MURFREESBORO — The Summer 2014 edition of “MTSU Magazine” profiles MTSU professor and state historian Carroll Van West, who is well known in a field that’s as much about gaining trust as it is about preserving structures.
Since becoming director of the Center for Historic Preservation, established in 1984 by the Tennessee General Assembly as MTSU’s first Center of Excellence and one of nine original centers at Tennessee Board of Regents universities, West has established a reputation that’s helped make the center and MTSU historic preservation students familiar in places well beyond Tennessee’s borders.
MTSU has experienced remarkable success through the years placing graduates in jobs in the field of historic preservation, in places of employment such as state historic preservation offices, military bases, national parks, federal agencies, historic sites and museums, preservation or cultural resources management consulting firms and departments of transportation.
It’s all part of CHP’s mission, which is not only to help Tennessee communities identify and use their heritage assets (historical sites, artifacts and narratives that tell stories of the past) but also to support and direct student research and experiential learning opportunities. Through the years, the CHP has helped communities develop historic preservation plans, historic structure reports, heritage tourism plans, National Register nominations and more. Along the way, students studying Public History at MTSU have worked alongside West and his staff, putting “boots on the ground,” as West calls it, and getting real-world historic preservation experience.
“There is no better way to learn history and develop a passion for it than to go put your hands on it,” West says. “It’s a great competitive advantage because when our students go on interviews they talk about their projects, and employers know from the get-go that they have real experience.”
Other articles in the new edition of the magazine include:
· A profile of alumnus Rickey Smith, who is working to build tomorrow’s Army;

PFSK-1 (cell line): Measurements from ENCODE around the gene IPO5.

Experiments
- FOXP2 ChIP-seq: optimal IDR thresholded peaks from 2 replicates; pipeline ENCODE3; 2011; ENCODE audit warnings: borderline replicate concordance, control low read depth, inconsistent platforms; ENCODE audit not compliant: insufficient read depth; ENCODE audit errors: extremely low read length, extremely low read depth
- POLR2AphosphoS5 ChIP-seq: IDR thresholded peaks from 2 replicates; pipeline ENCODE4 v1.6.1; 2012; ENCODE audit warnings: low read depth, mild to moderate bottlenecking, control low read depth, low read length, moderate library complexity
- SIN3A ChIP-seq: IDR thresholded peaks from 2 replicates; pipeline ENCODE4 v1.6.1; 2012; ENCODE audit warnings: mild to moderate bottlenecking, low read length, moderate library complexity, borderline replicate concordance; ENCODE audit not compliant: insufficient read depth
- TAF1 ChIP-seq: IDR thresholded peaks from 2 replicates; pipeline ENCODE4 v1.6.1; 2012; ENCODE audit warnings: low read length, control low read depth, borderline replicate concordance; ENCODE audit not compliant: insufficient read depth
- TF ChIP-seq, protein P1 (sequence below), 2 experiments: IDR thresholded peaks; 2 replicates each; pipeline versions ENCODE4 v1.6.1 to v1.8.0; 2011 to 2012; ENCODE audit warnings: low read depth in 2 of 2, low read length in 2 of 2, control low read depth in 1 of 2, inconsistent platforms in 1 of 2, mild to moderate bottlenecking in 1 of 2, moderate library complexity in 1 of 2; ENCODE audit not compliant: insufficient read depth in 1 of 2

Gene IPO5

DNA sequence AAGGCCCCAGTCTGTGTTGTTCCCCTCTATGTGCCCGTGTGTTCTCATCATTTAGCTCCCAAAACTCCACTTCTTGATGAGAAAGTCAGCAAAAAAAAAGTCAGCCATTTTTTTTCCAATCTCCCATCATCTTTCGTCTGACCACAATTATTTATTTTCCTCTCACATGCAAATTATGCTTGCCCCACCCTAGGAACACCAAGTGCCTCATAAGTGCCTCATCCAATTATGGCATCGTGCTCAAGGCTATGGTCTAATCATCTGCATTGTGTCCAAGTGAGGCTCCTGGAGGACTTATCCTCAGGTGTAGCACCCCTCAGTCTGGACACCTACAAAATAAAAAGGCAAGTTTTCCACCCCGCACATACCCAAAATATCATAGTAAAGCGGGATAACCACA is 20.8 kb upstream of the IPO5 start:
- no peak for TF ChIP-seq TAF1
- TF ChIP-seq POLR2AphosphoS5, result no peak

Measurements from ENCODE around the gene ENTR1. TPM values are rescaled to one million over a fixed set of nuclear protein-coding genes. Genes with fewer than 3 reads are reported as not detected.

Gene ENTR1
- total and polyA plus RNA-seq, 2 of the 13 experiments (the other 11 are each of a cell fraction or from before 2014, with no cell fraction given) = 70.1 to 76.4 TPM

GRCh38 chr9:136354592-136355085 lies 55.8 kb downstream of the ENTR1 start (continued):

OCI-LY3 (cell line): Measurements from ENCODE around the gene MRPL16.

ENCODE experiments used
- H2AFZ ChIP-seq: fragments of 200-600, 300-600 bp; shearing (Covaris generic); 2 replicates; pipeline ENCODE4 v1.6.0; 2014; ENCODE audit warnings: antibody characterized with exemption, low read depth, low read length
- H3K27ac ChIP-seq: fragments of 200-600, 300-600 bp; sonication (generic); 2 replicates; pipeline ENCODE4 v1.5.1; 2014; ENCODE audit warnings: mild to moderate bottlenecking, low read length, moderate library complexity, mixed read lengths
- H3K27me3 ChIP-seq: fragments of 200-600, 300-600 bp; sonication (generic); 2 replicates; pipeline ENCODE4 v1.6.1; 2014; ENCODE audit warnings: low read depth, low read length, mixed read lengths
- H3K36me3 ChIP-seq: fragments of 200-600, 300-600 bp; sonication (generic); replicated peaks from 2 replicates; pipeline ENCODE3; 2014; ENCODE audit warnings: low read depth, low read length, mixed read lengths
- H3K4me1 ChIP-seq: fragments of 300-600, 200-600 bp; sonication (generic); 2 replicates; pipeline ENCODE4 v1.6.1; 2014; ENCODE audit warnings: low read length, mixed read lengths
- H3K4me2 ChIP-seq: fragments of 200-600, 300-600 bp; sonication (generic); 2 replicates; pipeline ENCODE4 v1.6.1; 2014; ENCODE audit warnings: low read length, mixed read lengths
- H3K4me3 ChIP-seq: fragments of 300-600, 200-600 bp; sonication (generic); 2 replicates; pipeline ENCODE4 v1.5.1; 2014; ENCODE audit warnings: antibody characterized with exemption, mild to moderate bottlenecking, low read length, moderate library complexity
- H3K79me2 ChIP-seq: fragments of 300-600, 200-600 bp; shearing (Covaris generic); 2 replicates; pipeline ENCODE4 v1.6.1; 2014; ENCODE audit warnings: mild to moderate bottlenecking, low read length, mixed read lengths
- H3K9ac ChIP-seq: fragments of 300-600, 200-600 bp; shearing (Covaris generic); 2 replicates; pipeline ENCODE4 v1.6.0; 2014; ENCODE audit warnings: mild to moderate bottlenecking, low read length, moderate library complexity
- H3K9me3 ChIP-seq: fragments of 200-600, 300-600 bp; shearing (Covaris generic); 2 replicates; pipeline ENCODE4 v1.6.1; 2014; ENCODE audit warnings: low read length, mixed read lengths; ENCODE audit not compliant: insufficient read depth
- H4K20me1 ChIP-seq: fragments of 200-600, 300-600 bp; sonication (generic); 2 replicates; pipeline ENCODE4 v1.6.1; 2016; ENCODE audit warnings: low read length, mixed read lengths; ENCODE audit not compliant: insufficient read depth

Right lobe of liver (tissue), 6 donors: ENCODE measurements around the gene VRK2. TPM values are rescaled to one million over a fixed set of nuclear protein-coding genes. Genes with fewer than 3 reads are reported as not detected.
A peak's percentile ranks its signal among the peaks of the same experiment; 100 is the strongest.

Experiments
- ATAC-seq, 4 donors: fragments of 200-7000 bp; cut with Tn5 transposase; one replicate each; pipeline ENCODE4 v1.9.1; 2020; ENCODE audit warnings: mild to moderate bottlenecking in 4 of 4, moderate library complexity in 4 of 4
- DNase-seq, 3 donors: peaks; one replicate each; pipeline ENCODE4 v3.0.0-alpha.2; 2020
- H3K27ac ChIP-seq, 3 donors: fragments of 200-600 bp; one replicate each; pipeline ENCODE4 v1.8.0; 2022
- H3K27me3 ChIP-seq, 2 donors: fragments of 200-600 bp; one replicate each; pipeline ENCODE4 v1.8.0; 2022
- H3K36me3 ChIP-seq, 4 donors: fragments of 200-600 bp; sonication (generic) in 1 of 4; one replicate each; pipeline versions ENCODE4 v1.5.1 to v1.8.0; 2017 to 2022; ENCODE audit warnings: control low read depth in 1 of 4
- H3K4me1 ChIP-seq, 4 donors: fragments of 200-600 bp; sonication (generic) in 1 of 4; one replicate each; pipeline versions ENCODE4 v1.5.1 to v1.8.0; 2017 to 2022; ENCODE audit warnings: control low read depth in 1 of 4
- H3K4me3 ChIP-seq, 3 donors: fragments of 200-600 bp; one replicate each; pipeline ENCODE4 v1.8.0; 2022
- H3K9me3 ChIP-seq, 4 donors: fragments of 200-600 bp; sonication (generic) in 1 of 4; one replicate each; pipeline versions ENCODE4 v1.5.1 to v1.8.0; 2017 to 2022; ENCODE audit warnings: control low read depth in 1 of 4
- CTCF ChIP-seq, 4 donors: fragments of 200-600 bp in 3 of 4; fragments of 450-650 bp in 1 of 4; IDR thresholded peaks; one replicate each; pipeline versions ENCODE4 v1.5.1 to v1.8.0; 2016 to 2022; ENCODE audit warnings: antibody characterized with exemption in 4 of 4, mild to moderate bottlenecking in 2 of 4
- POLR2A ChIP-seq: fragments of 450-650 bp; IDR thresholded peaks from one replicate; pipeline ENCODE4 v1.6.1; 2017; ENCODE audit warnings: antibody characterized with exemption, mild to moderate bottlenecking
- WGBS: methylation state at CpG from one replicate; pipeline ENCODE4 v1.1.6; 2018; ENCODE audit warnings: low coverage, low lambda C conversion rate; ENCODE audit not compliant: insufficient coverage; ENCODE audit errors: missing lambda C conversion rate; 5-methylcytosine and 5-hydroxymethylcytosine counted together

· A list of the top 10 Myths about the Modern MTSU (and why MTSU graduates should send their child or grandchild to MTSU);
· A study of the revival of vinyl records from the perspective of three MTSU faculty experts;
· A second look at golf coach Whit Turnbow’s new charity, which proves that one good deed leads to many others;
· A conversation with Dr. Meredith Dye, who studies an oft-ignored female population living behind bars;
· A glimpse of the past as one good deed from a former MTSU president continues to support MTSU’s mission;
· A look at financial gifts to the University’s ongoing $80 million fundraising campaign that demonstrate the power of True Blue;
· A compilation of recent news, awards, events and notable accomplishments at MTSU;
· Spotlights on two honorary degrees recently awarded to two extraordinary individuals with MTSU ties.
Readers may also download “MTSU Magazine” free for their iPads and Android devices. The MTSU Mag app, available in the iTunes store and now at Google Play, includes special multimedia content built into every issue that’s not available in the print editions.
Printed copies of “MTSU Magazine” are distributed twice annually to more than 105,000 alumni readers. The publication also is distributed to interested community members, including state lawmakers and members of the Tennessee Board of Regents.
“MTSU Magazine” also is available online at www.mtsumagazine.com.